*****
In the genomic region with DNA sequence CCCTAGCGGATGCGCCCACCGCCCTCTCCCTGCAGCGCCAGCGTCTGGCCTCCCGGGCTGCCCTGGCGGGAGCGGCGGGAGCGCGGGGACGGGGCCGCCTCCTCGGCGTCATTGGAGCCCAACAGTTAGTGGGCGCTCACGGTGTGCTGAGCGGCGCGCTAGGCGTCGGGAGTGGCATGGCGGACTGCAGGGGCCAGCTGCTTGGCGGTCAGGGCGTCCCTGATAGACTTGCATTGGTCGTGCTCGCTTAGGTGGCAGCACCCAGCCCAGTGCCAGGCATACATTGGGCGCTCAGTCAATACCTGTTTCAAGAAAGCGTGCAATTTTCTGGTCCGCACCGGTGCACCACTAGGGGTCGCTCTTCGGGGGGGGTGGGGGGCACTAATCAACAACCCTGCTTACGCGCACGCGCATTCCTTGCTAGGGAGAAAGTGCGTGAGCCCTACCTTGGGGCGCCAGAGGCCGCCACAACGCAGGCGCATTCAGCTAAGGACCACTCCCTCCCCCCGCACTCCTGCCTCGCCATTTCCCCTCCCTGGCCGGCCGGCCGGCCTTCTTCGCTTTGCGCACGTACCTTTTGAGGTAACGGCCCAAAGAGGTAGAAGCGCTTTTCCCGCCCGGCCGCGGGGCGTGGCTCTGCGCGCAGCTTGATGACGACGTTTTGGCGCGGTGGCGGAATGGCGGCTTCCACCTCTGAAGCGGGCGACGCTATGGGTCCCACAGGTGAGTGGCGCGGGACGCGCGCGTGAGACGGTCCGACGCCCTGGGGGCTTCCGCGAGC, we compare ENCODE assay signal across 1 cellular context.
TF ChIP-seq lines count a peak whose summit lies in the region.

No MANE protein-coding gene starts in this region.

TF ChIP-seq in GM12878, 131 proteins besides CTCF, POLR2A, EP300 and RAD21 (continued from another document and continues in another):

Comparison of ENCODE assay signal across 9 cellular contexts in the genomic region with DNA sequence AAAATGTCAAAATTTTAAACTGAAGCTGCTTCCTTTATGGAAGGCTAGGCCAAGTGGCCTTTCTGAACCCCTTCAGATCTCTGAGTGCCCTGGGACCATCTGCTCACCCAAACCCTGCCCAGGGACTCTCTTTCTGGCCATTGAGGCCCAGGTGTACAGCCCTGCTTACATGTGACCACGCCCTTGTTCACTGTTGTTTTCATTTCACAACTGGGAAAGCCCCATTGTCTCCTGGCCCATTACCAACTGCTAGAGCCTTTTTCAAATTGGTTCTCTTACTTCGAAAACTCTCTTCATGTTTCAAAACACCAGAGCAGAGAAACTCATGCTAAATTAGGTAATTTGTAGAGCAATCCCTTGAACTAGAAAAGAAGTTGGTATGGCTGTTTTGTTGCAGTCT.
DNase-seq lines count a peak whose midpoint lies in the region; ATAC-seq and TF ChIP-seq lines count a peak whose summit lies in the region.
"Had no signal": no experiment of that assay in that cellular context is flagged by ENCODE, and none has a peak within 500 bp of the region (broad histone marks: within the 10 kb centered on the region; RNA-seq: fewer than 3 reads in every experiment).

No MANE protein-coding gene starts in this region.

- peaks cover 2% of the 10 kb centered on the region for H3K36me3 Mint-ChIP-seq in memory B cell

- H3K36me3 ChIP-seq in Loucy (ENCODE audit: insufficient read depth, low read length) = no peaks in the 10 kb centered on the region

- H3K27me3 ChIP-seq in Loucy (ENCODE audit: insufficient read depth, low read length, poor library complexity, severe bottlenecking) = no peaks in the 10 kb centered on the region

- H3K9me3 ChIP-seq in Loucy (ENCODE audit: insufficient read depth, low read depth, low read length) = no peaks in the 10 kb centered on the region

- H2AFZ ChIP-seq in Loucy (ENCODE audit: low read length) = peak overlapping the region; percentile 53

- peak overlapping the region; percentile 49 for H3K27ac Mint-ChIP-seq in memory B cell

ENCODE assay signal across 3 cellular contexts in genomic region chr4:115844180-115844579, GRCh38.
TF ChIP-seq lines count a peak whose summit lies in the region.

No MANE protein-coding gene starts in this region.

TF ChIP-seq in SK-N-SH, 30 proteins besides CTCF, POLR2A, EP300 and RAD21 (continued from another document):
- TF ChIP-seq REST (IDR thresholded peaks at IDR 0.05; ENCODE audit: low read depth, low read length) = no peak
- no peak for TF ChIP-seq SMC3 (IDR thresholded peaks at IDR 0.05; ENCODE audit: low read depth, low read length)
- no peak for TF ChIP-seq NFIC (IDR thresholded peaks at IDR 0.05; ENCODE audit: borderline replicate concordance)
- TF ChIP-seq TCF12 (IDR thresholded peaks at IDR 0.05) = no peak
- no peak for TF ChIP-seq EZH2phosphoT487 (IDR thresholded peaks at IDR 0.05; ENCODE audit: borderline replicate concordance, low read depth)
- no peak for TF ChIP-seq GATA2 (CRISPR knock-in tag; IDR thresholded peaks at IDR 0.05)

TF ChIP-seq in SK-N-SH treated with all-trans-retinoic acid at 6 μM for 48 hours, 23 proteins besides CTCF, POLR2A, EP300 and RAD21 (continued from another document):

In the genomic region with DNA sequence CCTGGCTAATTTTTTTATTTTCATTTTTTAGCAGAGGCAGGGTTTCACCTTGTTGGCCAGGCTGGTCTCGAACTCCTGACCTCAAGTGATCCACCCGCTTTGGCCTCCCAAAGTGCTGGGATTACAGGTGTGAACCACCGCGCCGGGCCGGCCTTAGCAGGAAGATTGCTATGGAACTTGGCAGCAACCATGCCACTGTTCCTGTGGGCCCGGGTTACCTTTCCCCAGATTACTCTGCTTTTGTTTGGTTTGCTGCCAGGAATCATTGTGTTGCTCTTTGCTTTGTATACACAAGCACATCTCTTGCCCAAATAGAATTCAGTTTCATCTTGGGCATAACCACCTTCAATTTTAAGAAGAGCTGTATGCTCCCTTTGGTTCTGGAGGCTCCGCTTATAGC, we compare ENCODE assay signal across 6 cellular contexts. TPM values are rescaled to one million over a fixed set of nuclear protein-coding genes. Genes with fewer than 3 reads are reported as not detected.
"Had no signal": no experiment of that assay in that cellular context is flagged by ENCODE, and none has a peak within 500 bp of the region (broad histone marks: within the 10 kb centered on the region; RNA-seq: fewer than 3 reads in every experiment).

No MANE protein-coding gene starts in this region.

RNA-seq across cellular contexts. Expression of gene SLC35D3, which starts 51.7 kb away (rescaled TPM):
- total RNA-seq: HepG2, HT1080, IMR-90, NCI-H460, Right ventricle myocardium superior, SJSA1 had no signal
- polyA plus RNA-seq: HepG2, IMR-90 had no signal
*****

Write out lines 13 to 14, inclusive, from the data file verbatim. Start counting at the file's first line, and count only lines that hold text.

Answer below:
- H2AFZ ChIP-seq in Loucy (ENCODE audit: low read length) = peak overlapping the region; percentile 53

- peak overlapping the region; percentile 49 for H3K27ac Mint-ChIP-seq in memory B cell